Is Don Cherry right about stat padders?

Not all goals are created equal — some of the NHL’s elite scorers tend to feast on weaker, non-playoff teams.

By Ian Cooper, Published in The Toronto Star, Friday January 24, 2014

In The Gospel According to Don Cherry, some players are shameless stat padders. Cherry can even tell you what kind of passports they carry.

But is it true? And if so, who are these mystery men who mark their calendars for that meaningless Tuesday-night tilt in November where they can catch the Oilers at the end of a long road trip, and then seem to vanish into thin air sometime around April Fools’ Day?

Cherry never lets facts get in the way of a good argument, but we at The Department of Hockey Analytics had to look deeper.

We looked at the top 25 goal scorers since the start of the 2011-2012 season in order to compare elite scorers — and if you’ve potted a lot of goals over 2 1/2 years, you’re elite in our books (sorry Alexander Steen, we’re going to need you to do this a couple more times before we’re convinced).

We added Sidney Crosby because he would have made the list but for injuries.

Next, we looked at each team’s total goals against. During the past three completed seasons (2010-11, 2011-12, 2012-13), 17,515 goals were scored in the NHL.

You might assume far fewer of those were scored against playoff teams than non-playoff teams. You would be wrong.

As it turns out, 49.5 per cent of goals were scored against playoff teams and 50.5 per cent against everyone else. The widest spread (48.6 per cent to 51.4 per cent) came in last year’s lockout-shortened season. The tightest was 2011-2012 (49.9 per cent to 50.1 per cent).

Now, let’s be clear. This doesn’t mean bad teams don’t give up a lot more goals. It’s just that 16 teams make the playoffs and 14 don’t. Over our three-year period, those playoff teams gave up an average of 2.2 goals per game while the rest of the league gave up 2.57.

So while a player is more likely to score against a weak team than a good one, at the end of the year, he should have roughly the same number of goals against playoff teams and non-playoff teams, simply because there are two more playoff teams.

Unless Cherry’s onto something, that is.

As it turns out, there is a significant amount of variation in which teams the top scorers victimize.  Alex Ovechkin is one of those who piles on a lot of goals against bad teams.

His 102 goals over three seasons tied for second place with Coery Perry, but only 38.2 per cent of those were scored against teams that made the playoffs. Last season he was particularly bad, scoring only nine of 32 (28.1 per cent) against playoff teams.

Interestingly enough, it’s this 32-goal performance (a 55-goal pace over 82 games), that led many to conclude Ovi has returned to his former scoring form.

Meanwhile, Steven Stamkos led on total goals by a significant margin, and he also scored the majority of those against playoff teams. Particularly impressive was his 2011-2012 campaign, in which he scored 36 of his 60 goals (60 per cent) against the defensively superior playoff teams.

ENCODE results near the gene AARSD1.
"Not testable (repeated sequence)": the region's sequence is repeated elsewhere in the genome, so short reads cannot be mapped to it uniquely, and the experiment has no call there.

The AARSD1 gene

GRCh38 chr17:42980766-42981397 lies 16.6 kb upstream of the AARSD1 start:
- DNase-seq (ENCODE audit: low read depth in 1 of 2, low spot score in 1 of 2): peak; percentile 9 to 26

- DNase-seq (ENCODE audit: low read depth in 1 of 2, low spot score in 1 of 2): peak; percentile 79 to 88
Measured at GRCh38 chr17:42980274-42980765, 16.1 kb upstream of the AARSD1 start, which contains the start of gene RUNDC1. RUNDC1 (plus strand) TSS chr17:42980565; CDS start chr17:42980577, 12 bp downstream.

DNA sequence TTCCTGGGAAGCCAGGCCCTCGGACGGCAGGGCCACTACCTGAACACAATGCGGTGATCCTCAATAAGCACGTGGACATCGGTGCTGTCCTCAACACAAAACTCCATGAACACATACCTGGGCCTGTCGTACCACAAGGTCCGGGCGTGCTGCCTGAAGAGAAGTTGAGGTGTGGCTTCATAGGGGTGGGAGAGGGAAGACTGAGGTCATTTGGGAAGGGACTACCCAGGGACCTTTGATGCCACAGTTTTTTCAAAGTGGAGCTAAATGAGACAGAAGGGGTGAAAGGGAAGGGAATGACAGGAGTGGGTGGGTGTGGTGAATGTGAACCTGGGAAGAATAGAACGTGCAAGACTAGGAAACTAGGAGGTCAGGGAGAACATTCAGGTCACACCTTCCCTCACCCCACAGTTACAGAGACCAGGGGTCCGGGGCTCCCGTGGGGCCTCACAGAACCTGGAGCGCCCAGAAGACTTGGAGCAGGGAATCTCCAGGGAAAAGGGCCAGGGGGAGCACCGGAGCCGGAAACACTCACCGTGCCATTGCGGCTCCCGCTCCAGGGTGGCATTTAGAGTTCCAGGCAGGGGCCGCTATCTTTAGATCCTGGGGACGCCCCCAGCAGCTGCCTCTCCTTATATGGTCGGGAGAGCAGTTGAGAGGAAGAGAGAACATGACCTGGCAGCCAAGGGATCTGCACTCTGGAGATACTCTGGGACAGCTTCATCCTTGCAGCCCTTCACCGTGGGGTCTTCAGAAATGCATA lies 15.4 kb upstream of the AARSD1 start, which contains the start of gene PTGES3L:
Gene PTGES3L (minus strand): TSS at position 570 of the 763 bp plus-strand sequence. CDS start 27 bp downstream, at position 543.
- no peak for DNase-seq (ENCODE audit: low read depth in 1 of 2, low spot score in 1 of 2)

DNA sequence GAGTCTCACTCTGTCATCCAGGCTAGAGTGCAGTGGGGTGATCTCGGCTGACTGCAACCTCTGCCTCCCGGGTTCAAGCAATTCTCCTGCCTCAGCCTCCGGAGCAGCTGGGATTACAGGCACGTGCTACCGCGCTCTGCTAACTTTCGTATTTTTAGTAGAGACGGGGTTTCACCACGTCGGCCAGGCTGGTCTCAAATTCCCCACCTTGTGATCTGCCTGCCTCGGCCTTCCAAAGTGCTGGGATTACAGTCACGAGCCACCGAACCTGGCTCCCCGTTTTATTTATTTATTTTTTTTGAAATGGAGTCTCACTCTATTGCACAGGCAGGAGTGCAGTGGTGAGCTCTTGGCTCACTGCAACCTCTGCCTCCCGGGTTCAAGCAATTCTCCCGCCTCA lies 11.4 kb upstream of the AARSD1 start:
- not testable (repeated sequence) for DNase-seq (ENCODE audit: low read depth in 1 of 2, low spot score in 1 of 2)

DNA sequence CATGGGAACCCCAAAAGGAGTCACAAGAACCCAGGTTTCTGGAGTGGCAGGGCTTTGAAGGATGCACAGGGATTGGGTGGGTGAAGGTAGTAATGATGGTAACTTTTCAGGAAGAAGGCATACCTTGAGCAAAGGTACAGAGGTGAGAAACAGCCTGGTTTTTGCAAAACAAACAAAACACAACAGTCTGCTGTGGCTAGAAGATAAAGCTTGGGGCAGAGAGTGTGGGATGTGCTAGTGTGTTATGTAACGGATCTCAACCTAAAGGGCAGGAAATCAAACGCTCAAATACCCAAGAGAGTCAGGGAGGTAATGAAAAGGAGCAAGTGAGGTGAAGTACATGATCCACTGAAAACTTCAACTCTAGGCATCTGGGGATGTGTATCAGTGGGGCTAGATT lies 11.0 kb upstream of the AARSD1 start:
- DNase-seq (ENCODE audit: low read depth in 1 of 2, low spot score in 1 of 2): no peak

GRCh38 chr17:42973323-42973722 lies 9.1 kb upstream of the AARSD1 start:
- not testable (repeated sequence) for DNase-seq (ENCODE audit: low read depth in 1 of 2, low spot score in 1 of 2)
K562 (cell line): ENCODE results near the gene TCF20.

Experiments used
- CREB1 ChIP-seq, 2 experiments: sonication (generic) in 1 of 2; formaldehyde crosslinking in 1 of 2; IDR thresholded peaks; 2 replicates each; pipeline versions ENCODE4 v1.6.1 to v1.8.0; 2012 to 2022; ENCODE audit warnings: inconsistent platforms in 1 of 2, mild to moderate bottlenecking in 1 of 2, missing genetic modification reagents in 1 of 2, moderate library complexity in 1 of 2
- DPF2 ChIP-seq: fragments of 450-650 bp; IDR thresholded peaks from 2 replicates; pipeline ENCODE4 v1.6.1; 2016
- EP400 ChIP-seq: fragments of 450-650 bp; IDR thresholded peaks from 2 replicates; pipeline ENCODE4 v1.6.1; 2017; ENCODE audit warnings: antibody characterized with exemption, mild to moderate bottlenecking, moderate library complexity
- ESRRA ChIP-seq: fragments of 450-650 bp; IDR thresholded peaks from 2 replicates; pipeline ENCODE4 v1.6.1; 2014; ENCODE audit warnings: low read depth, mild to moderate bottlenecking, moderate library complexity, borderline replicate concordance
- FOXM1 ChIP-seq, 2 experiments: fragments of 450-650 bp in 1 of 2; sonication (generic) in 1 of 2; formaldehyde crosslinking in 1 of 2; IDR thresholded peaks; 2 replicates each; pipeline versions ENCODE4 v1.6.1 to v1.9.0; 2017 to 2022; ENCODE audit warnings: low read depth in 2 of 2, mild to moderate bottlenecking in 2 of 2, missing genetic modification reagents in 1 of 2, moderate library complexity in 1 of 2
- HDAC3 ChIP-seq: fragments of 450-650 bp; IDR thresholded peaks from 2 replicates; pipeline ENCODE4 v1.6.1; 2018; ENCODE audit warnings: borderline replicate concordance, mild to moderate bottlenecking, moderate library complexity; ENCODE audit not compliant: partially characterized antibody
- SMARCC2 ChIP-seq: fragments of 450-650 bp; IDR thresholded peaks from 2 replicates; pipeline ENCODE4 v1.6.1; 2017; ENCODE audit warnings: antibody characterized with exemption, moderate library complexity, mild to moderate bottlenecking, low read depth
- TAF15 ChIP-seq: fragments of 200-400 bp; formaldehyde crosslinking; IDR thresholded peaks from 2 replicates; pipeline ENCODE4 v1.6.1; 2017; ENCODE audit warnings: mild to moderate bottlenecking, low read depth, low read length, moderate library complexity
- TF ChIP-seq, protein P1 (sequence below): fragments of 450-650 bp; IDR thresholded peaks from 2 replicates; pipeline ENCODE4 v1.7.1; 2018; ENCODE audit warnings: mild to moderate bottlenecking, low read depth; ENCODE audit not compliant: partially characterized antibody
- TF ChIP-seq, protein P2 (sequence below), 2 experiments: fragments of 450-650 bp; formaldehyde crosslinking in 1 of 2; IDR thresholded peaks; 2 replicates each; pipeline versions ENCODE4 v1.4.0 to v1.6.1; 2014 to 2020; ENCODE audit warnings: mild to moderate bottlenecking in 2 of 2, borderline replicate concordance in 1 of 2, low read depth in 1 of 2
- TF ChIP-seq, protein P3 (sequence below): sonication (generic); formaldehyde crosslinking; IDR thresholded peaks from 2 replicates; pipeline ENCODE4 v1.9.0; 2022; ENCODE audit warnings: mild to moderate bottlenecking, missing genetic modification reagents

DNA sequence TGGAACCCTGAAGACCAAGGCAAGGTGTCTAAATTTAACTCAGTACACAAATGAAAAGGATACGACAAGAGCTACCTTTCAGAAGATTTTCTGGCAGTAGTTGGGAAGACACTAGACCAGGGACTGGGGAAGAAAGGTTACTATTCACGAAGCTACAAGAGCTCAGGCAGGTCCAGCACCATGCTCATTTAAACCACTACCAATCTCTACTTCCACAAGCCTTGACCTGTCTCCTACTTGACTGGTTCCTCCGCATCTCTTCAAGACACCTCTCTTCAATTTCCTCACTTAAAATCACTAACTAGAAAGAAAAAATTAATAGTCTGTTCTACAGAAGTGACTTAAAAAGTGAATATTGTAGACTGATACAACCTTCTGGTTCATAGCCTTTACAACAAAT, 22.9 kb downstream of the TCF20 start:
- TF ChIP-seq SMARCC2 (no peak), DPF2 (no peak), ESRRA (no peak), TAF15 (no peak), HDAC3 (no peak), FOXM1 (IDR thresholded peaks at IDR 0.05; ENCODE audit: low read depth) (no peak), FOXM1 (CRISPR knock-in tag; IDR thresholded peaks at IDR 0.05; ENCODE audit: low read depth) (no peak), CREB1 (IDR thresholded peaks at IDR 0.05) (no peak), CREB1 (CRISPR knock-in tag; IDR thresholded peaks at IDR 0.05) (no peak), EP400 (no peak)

The only player who did worse than Ovechkin was Patrick Sharp, at 35.6 per cent. More surprising, three of Sharp’s teammates (Patrick Kane, Jonathan Toews and Marian Hossa) had nearly as poor a percentage, with Hossa posting the best among them at a paltry 43.7 per cent.

We’re reluctant to write off guys (two of them Conn Smythe winners) who were key ingredients on two of the past four Stanley Cup winners, but the fact that Chicago has four guys on this list tells us what we already know: This is an incredibly deep team that scores lots of goals and doesn’t rely on any single player to do it.

Equally surprising was Crosby’s low ranking (43.6 per cent). Admittedly this is a small sample because of injuries, but of his 55 goals during this period, 32 came in 2010-2011, in which only 37.5 per cent were scored against playoff teams.

That said, linemate Chris Kunitz was second highest on this list at 59.2 per cent, and we all know who gets him the puck.

So is Crosby a stat padder, or is he simply a more effective playmaker than a scorer? The numbers, including his return to a less frantic pace of goal scoring over the past two seasons, suggest it’s door No. 2.

No one statistic is going to tell you everything you need to know about a player. But — as much as it pains us to admit it — Cherry may be on to something here. Some guys score too often against bad teams for you not to discount their goal totals.

The Department of Hockey Analytics employs advanced statistical methods and innovative approaches to better understand the game of hockey. Its three founders are Ian Cooper, a lawyer, former player agent and Wharton Business School graduate; Dr. Phil Curry, a professor of economics at the University of Waterloo; and IJay Palansky, a litigator in Washington, D.C., former high-stakes professional poker player and Harvard Law School graduate.

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